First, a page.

Perchlorates
group of chemicals used for rocket fuel
Polychlorinated biphenyls (PCBs)
group of industrial compounds used to manufacture plastics & insulate electrical transformers; responsible for many environmental problems
PBDEs
Flame retardants. Can lead to brain damage, been found in fish, birds, and human breast milk. More research needed.
Thermal Pollution
When human activities cause a substantial change in the temperature of water.
Oil Spill Cleanup Methods
For surface oil, contain oil within one area with plastic barriers and suck off surface. Apply chemicals that help break up the oil making it disperse before it hits shoreline, but chemicals could be toxic to marine life. Tides naturally remove from beaches but oil remaining in rocky crevices will have negative effects. No agreed upon method for cleaning up underwater plumes.
Clean Water Act
Maintains and restores the chemical, physical, and biological properties of natural waters.
Maximum Containment Levels
Max level of one of 77 substances that can exist in a body of water.
Leading causes and sources of pollutants for streams and rivers
Bacterial pathogens, habitat alteration, oxygen depletion.
Agriculture, water diversions, dam construction.
Leading causes and sources of pollutants for Lakes, ponds, and reservoirs
Mercury, PCBs, nutrients.
Atmospheric deposition, agriculture.
Leading causes and sources of pollutants for bays and estuaries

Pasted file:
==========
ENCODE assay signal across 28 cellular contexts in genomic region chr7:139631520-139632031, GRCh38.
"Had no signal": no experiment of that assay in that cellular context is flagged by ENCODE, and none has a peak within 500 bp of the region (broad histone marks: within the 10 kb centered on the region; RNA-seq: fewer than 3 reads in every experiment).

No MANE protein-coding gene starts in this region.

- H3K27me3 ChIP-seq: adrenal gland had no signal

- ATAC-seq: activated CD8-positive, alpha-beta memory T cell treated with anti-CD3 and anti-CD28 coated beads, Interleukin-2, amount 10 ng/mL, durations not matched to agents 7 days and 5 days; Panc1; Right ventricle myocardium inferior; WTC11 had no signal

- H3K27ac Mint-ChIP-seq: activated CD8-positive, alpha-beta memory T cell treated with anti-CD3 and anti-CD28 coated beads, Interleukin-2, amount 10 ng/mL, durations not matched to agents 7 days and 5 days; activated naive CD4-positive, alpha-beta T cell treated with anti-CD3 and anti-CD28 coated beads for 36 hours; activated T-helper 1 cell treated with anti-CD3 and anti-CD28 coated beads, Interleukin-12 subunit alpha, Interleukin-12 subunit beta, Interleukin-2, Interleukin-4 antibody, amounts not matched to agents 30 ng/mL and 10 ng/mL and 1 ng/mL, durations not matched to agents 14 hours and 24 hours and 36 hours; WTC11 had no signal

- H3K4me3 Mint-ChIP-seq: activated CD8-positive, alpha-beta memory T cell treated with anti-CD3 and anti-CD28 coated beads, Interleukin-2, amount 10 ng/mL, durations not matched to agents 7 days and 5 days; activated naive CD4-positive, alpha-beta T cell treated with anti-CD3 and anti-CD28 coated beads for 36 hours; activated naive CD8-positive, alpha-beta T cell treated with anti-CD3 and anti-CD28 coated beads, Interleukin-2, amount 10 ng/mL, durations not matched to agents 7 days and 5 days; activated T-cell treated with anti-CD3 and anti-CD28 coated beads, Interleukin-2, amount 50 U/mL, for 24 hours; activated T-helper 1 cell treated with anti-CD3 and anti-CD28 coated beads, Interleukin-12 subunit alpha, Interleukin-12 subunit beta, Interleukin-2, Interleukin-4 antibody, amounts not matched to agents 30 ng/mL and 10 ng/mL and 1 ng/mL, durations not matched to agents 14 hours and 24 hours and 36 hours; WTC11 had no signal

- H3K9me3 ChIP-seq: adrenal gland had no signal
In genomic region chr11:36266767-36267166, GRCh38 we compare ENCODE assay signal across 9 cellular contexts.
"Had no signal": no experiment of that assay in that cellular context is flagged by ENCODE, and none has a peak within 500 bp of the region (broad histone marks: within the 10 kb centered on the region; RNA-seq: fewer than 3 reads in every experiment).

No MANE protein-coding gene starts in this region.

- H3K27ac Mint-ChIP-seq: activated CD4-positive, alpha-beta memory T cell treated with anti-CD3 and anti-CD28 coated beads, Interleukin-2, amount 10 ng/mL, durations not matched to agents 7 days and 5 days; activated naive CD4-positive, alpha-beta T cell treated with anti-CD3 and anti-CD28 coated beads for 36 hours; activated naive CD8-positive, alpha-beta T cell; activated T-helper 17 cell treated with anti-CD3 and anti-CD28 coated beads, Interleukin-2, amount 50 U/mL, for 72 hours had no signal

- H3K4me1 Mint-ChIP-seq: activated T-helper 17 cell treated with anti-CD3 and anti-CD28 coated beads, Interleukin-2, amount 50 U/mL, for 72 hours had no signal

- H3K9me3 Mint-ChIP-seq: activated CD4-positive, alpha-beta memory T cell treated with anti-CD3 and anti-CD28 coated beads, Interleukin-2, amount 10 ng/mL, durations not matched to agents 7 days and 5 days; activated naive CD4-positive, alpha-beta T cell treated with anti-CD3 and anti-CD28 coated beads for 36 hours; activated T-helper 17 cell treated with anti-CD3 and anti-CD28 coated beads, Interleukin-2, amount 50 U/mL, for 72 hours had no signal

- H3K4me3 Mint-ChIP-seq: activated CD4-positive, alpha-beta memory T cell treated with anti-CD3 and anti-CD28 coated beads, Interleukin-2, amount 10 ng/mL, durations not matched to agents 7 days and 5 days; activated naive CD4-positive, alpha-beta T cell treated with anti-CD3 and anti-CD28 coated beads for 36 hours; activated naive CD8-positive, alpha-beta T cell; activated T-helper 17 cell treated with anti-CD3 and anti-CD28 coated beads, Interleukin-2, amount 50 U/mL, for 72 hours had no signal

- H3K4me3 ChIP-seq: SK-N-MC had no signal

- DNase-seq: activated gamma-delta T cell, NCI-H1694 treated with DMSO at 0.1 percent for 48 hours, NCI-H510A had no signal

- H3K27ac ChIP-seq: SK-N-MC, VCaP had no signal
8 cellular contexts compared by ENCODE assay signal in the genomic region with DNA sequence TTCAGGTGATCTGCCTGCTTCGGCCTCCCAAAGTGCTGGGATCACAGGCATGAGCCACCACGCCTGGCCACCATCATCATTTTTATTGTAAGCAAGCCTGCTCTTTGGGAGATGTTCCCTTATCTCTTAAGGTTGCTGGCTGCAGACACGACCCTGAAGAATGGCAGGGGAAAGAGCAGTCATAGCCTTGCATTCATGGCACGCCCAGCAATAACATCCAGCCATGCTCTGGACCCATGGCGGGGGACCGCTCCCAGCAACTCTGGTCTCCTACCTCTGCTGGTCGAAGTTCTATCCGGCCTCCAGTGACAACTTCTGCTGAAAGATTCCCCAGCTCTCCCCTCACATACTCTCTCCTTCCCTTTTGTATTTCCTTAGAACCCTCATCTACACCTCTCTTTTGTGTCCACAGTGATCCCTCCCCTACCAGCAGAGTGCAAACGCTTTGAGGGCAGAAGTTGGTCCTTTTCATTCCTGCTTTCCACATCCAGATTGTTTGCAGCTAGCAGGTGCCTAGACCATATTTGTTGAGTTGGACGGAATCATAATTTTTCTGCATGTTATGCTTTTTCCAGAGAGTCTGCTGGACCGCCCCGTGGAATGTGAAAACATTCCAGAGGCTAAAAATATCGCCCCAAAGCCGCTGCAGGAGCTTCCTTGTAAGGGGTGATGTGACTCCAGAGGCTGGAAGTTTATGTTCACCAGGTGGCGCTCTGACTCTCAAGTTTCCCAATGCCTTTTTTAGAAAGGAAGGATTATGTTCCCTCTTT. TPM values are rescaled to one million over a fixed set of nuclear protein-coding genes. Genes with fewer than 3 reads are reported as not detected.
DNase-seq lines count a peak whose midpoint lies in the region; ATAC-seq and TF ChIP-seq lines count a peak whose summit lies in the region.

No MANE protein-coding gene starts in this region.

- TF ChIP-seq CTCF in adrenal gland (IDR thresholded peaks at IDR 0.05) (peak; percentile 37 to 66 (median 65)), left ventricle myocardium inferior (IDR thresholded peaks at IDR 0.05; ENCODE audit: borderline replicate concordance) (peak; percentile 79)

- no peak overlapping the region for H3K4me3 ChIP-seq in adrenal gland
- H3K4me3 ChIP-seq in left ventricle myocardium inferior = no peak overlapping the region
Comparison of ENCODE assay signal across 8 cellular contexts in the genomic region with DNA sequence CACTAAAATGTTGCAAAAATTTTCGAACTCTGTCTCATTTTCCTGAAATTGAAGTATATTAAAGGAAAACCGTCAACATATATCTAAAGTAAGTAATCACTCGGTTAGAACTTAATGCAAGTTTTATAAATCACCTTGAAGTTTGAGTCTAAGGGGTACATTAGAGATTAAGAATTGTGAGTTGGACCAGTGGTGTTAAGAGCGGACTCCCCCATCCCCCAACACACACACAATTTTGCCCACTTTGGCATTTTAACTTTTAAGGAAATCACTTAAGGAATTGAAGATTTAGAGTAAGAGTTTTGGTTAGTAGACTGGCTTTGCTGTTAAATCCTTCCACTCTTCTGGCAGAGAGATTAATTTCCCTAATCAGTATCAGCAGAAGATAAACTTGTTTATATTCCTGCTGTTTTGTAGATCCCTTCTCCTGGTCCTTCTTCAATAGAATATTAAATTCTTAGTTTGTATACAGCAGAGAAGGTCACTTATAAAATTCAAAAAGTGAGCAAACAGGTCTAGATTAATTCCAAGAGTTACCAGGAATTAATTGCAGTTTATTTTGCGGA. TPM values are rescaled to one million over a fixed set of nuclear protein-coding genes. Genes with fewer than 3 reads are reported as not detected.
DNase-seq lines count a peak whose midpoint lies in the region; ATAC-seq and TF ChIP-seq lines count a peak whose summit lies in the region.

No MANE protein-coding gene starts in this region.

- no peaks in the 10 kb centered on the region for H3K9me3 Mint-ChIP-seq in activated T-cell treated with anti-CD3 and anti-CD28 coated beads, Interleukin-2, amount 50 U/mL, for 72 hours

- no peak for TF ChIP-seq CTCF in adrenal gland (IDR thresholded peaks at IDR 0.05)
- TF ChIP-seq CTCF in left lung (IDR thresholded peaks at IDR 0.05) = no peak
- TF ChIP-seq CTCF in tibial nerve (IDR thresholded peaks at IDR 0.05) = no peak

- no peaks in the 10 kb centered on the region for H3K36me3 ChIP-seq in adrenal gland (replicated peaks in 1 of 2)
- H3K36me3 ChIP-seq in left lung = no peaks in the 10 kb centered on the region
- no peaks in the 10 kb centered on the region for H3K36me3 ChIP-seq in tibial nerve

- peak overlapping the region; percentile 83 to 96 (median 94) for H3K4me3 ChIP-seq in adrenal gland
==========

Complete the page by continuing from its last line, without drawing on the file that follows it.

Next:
Bacterial pathogens, oxygen depletion, mercury.

Atmospheric deposition, municipal discharges including sewage.
Chesapeake Bay Watershed
- Largest estuary in the United States
Safe Drinking Water Act
(SDWA, 1974) set maximum contaminant levels for pollutants in drinking water that may have adverse effects on human health
Leach field
The ground area around a septic tank through which waste waters filters after leaving the tank.
Heavy metal pollution
Such as mercury and lead, can cause various health problems and bio magnify in the aquatic food web.
Oxygen Sag Curve
The curve obtained when the concentration of dissolved oxygen in a river into which sewage or some other pollutant has been discharged is plotted against the distance downstream from the sewage outlet (see graph). Samples of water are taken at areas upstream and downstream from the sewage outlet.
Flint Michigan Water Crisis
Treated water supply switched to Flint river which is more acidic and thus more corrosive to lead pipes. High levels of lead end up in drinking water. Lead contamination has severe health effects on elderly and children including rashes, infections and impairments to the development of brain and nervous system.
National Pollutant Discharge Elimination System (NPDES)
Limits the amount of effluents discharged into the USA's waterways.
effluents
liquid waste or sewage discharge
YOU MIGHT ALSO LIKE...

Flickr Creative Commons Images

Some images used in this set are licensed under the Creative Commons through Flickr.com.
Click to see the original works with their full license.